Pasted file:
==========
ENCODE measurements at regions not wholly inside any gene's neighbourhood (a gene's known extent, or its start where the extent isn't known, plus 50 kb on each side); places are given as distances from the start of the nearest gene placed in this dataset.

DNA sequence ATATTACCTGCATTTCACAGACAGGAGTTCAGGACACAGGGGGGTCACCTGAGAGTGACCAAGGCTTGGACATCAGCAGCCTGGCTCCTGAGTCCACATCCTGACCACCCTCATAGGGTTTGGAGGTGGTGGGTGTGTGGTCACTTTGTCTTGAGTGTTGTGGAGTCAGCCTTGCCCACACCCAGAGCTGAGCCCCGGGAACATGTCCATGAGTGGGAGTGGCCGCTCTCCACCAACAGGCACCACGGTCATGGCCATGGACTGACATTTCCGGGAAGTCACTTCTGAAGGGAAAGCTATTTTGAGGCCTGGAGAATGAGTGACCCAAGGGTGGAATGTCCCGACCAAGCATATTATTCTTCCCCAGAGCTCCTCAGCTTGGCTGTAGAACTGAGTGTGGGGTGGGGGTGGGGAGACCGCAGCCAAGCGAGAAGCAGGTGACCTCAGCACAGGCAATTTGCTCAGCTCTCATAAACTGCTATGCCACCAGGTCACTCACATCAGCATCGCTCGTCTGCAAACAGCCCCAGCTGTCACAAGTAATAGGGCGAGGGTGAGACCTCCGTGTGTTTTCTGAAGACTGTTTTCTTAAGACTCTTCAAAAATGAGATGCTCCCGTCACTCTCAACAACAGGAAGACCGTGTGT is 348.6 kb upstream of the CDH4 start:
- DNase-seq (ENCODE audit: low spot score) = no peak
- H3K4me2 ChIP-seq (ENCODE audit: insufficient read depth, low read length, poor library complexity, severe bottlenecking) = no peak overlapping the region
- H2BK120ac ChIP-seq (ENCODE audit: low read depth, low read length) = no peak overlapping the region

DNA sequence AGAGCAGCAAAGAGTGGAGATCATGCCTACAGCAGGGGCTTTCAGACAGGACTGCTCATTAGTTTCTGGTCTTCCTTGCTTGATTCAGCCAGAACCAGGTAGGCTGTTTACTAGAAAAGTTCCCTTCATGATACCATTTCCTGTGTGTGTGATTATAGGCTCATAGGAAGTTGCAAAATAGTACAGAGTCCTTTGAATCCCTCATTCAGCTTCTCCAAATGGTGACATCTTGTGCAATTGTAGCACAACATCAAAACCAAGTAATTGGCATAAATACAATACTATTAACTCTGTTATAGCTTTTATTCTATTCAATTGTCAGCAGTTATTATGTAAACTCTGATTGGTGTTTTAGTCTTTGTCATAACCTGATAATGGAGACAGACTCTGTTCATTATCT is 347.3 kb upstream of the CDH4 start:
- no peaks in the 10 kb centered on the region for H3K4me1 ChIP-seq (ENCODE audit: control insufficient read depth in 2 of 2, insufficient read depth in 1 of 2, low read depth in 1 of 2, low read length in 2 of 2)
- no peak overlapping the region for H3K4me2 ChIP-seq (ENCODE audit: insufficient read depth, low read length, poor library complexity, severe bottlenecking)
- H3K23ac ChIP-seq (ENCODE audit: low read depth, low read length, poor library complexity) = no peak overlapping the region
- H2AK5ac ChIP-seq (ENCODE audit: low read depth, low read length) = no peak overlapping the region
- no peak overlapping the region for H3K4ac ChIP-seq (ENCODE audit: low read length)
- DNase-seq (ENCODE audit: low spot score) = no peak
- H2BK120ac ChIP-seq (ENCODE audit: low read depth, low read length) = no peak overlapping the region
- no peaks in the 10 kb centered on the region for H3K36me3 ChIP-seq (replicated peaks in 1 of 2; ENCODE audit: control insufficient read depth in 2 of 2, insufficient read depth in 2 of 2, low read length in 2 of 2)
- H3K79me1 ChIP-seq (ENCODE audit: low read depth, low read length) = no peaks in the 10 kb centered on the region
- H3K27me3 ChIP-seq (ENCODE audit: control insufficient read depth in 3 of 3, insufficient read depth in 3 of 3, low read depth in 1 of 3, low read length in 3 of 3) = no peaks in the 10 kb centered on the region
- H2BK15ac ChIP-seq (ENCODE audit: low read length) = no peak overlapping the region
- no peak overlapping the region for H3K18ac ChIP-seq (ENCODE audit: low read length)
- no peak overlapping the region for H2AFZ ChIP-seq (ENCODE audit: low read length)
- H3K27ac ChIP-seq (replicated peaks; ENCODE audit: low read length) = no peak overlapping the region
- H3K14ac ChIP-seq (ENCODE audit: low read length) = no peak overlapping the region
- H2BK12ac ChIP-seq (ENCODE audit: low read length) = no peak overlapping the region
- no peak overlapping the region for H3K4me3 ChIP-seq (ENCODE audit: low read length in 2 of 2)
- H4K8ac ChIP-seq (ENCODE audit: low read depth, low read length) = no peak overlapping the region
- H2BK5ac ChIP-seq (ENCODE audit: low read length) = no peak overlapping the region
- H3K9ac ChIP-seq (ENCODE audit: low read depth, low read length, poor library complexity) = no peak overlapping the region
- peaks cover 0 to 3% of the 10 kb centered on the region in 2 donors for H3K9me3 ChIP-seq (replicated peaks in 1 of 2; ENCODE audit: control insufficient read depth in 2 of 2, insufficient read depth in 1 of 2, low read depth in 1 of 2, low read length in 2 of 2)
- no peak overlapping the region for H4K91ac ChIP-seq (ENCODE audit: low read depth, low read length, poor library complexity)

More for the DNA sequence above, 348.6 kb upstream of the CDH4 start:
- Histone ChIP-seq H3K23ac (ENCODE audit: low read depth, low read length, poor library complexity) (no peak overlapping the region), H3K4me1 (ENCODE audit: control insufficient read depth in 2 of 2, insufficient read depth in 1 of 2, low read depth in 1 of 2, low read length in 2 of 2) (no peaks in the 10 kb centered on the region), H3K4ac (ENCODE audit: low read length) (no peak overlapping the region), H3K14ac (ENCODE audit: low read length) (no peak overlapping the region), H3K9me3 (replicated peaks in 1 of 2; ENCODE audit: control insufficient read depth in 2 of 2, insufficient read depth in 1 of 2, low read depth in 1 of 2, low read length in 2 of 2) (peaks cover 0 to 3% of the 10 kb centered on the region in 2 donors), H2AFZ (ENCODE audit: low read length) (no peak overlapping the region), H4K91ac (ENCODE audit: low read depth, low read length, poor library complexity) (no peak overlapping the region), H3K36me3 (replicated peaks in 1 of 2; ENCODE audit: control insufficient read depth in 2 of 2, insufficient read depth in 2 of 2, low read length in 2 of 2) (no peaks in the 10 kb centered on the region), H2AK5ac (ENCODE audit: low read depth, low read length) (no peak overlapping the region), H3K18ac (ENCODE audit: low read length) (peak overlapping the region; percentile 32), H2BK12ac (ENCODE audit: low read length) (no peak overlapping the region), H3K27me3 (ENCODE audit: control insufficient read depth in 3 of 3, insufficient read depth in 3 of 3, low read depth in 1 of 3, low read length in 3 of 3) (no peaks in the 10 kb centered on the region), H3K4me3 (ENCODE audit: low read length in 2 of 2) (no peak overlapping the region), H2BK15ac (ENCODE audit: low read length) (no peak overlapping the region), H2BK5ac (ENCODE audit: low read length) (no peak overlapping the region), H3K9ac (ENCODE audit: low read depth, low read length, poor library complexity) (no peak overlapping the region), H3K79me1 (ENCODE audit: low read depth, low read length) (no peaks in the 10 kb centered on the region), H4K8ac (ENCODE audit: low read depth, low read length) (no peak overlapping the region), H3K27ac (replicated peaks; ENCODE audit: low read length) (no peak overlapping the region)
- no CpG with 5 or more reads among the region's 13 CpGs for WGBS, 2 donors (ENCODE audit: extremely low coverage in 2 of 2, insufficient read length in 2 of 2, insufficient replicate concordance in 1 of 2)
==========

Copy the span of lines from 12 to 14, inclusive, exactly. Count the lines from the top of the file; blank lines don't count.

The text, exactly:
- DNase-seq (ENCODE audit: low spot score) = no peak
- H2BK120ac ChIP-seq (ENCODE audit: low read depth, low read length) = no peak overlapping the region
- no peaks in the 10 kb centered on the region for H3K36me3 ChIP-seq (replicated peaks in 1 of 2; ENCODE audit: control insufficient read depth in 2 of 2, insufficient read depth in 2 of 2, low read length in 2 of 2)